It seems public outcry and bad press shamed US Bank and Wells Fargo into dropping attempts to evict three families in the Excelsior. They took the eviction action off the court calendar, giving some breathing room to three Latina moms and their children living in the Excelsior district. It took two housing rights organizations with over 25 years of experience shared between them: CJJC and the Housing Rights Committee, several weeks to unravel a tangle of bureaucracy and find out exactly WHO and WHAT bank was actually responsible since they both kept pointing the finger at each other!After tons of calls to many different people at both banks, we finally found out that US Bank hired Wells Fargo to service the property.

The servicer, Wells Fargo just confirmed this week in a meeting with Causa Justa :: Just Cause and the Housing Rights Committee that they will
•    Not evict the families;
•    Pay all utilities;
•    And make repairs to the units.

We told you about these families last month when we gathered in front of US Bank on 16th & Mission Streets for a press conference to stop their eviction. You can read media stories about it herehere and here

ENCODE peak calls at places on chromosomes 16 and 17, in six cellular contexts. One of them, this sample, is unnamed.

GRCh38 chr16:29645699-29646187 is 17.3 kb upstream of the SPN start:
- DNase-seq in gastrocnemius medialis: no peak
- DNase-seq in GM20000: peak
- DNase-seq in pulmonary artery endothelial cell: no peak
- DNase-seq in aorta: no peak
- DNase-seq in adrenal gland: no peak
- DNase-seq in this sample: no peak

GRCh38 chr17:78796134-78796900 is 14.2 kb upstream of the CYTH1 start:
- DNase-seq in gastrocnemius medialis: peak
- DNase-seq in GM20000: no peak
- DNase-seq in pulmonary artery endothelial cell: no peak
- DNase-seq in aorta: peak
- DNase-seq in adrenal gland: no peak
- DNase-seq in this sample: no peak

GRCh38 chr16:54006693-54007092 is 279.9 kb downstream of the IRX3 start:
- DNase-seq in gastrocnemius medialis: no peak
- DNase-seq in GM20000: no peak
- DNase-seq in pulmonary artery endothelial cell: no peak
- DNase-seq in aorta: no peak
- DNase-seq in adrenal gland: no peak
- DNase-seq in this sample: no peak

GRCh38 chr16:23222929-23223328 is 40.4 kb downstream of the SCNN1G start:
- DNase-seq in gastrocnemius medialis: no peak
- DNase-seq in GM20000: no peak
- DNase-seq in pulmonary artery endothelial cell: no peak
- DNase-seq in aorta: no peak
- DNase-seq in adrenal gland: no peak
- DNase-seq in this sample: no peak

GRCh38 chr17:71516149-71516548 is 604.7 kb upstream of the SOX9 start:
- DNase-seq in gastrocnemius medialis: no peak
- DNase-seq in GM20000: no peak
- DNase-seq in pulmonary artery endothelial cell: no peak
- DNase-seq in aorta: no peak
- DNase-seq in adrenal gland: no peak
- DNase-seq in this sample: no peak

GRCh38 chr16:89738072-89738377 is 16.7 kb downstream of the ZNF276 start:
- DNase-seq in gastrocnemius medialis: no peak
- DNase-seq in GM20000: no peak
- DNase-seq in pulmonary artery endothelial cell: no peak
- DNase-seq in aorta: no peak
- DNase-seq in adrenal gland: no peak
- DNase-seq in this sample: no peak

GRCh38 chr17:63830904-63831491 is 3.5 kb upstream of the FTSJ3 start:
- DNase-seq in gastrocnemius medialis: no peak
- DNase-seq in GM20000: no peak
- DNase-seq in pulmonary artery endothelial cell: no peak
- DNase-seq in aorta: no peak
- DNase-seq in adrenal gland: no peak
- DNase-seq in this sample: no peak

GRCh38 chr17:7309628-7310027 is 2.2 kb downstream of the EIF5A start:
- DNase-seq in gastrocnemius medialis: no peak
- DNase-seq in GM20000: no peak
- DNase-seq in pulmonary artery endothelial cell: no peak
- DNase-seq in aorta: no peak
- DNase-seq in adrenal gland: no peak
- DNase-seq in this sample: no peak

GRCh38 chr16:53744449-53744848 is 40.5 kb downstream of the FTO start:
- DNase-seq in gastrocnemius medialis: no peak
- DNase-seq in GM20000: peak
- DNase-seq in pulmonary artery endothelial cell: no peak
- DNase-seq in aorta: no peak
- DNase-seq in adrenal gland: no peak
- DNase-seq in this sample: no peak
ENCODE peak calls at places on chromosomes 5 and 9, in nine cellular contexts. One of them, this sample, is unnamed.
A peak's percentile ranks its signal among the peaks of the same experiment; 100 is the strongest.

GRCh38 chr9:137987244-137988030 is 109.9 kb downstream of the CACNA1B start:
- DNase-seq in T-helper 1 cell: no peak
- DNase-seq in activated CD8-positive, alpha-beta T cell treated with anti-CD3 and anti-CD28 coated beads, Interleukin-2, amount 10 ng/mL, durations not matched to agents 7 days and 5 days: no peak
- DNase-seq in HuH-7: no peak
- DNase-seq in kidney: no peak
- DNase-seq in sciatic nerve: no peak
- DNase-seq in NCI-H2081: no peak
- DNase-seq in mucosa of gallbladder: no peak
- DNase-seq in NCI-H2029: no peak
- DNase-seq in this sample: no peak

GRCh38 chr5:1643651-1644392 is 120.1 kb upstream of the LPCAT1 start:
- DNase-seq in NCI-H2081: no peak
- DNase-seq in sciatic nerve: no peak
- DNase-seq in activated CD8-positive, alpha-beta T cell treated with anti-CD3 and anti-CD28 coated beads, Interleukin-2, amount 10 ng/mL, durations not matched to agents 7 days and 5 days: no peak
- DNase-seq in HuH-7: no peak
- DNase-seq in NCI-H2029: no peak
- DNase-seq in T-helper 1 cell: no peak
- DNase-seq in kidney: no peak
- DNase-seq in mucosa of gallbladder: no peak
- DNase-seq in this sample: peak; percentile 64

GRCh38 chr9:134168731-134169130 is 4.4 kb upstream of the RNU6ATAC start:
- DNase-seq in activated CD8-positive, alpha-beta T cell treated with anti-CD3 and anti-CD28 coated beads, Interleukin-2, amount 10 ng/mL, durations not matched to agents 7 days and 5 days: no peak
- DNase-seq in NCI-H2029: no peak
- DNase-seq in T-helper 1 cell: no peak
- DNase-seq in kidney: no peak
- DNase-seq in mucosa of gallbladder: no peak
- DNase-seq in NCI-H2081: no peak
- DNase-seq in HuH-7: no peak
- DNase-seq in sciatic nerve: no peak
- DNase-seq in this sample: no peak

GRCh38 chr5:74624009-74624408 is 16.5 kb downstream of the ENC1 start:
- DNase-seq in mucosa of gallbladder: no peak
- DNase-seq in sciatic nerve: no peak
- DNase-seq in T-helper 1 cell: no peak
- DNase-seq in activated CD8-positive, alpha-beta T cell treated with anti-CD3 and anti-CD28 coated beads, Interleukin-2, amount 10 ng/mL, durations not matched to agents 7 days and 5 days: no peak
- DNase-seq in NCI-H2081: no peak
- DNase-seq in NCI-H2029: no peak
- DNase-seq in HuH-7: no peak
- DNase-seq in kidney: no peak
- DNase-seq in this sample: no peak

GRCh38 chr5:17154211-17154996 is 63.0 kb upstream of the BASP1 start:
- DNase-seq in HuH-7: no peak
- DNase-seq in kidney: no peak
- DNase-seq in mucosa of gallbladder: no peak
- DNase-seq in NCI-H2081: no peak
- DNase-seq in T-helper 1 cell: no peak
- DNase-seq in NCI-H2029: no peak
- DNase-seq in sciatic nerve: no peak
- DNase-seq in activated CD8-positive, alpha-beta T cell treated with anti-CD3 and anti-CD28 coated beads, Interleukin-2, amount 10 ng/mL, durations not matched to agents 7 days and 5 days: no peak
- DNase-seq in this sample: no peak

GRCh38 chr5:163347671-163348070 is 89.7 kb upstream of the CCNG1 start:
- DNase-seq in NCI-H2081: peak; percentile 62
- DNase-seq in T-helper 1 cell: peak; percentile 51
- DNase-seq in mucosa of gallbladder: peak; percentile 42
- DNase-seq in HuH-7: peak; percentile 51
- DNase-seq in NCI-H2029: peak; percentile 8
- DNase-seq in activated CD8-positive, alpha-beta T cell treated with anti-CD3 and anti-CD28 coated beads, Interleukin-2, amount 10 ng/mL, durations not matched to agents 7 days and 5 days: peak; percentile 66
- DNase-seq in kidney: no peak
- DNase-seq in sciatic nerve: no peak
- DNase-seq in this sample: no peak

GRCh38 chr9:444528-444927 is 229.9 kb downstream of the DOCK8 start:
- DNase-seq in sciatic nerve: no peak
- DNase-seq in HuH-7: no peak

So all in all, we are thrilled with the outcome of this case, but also painfully aware that it took mass mobilization, community collaboration, and pressure to find out even the simplest information, such as who now oversees the property.

This case exemplifies the struggles that many tenants living in foreclosed properties face daily not only here in the Bay Area, but across the state and nationally.These families are the face of the hidden victims of the foreclosure crisis and their struggle shows that when banks take over possession of foreclosed properties they very often violate tenant’s rights.

Now more than ever we need to hold banks such as US Bank and Wells Fargo accountable to local, state, and federal protections for tenants to avoid further displacement.

These families suffered through fighting an unjust eviction proceeding, facing the anxiety of possible utility shut –off, all the while not knowing who to turn to in order to maintain the property in habitable condition. If the bank admits that they are the present owner and by their documents have the power to evict or demand rent payment, then they and only they can be responsible for maintaining the property.

kids_vs_banks4